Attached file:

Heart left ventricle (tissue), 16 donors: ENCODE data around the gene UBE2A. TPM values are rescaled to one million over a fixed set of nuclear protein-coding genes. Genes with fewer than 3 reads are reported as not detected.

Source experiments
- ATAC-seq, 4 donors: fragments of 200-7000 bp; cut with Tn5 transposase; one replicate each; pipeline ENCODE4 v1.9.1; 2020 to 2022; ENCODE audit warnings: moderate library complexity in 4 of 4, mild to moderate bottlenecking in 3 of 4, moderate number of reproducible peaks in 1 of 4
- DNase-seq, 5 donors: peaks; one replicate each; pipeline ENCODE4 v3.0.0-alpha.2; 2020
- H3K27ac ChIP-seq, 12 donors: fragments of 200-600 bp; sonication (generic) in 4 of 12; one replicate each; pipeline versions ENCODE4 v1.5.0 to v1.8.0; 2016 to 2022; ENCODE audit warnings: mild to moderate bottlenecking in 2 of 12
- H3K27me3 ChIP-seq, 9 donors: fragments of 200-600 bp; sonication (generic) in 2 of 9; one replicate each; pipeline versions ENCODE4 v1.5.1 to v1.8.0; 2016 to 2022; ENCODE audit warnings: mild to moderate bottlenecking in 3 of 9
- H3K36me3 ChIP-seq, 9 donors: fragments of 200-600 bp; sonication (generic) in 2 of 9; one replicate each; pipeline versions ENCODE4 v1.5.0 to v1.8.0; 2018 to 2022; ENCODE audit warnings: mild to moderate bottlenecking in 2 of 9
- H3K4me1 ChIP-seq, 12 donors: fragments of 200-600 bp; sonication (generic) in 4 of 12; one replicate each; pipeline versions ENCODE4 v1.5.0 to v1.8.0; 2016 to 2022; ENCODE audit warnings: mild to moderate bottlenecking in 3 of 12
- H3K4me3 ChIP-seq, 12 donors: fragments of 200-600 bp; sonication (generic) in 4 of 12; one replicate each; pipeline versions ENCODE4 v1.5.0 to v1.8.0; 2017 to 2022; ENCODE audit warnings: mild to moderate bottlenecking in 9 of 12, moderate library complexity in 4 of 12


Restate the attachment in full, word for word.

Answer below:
Heart left ventricle (tissue), 16 donors: ENCODE data around the gene UBE2A. TPM values are rescaled to one million over a fixed set of nuclear protein-coding genes. Genes with fewer than 3 reads are reported as not detected.

Source experiments
- ATAC-seq, 4 donors: fragments of 200-7000 bp; cut with Tn5 transposase; one replicate each; pipeline ENCODE4 v1.9.1; 2020 to 2022; ENCODE audit warnings: moderate library complexity in 4 of 4, mild to moderate bottlenecking in 3 of 4, moderate number of reproducible peaks in 1 of 4
- DNase-seq, 5 donors: peaks; one replicate each; pipeline ENCODE4 v3.0.0-alpha.2; 2020
- H3K27ac ChIP-seq, 12 donors: fragments of 200-600 bp; sonication (generic) in 4 of 12; one replicate each; pipeline versions ENCODE4 v1.5.0 to v1.8.0; 2016 to 2022; ENCODE audit warnings: mild to moderate bottlenecking in 2 of 12
- H3K27me3 ChIP-seq, 9 donors: fragments of 200-600 bp; sonication (generic) in 2 of 9; one replicate each; pipeline versions ENCODE4 v1.5.1 to v1.8.0; 2016 to 2022; ENCODE audit warnings: mild to moderate bottlenecking in 3 of 9
- H3K36me3 ChIP-seq, 9 donors: fragments of 200-600 bp; sonication (generic) in 2 of 9; one replicate each; pipeline versions ENCODE4 v1.5.0 to v1.8.0; 2018 to 2022; ENCODE audit warnings: mild to moderate bottlenecking in 2 of 9
- H3K4me1 ChIP-seq, 12 donors: fragments of 200-600 bp; sonication (generic) in 4 of 12; one replicate each; pipeline versions ENCODE4 v1.5.0 to v1.8.0; 2016 to 2022; ENCODE audit warnings: mild to moderate bottlenecking in 3 of 12
- H3K4me3 ChIP-seq, 12 donors: fragments of 200-600 bp; sonication (generic) in 4 of 12; one replicate each; pipeline versions ENCODE4 v1.5.0 to v1.8.0; 2017 to 2022; ENCODE audit warnings: mild to moderate bottlenecking in 9 of 12, moderate library complexity in 4 of 12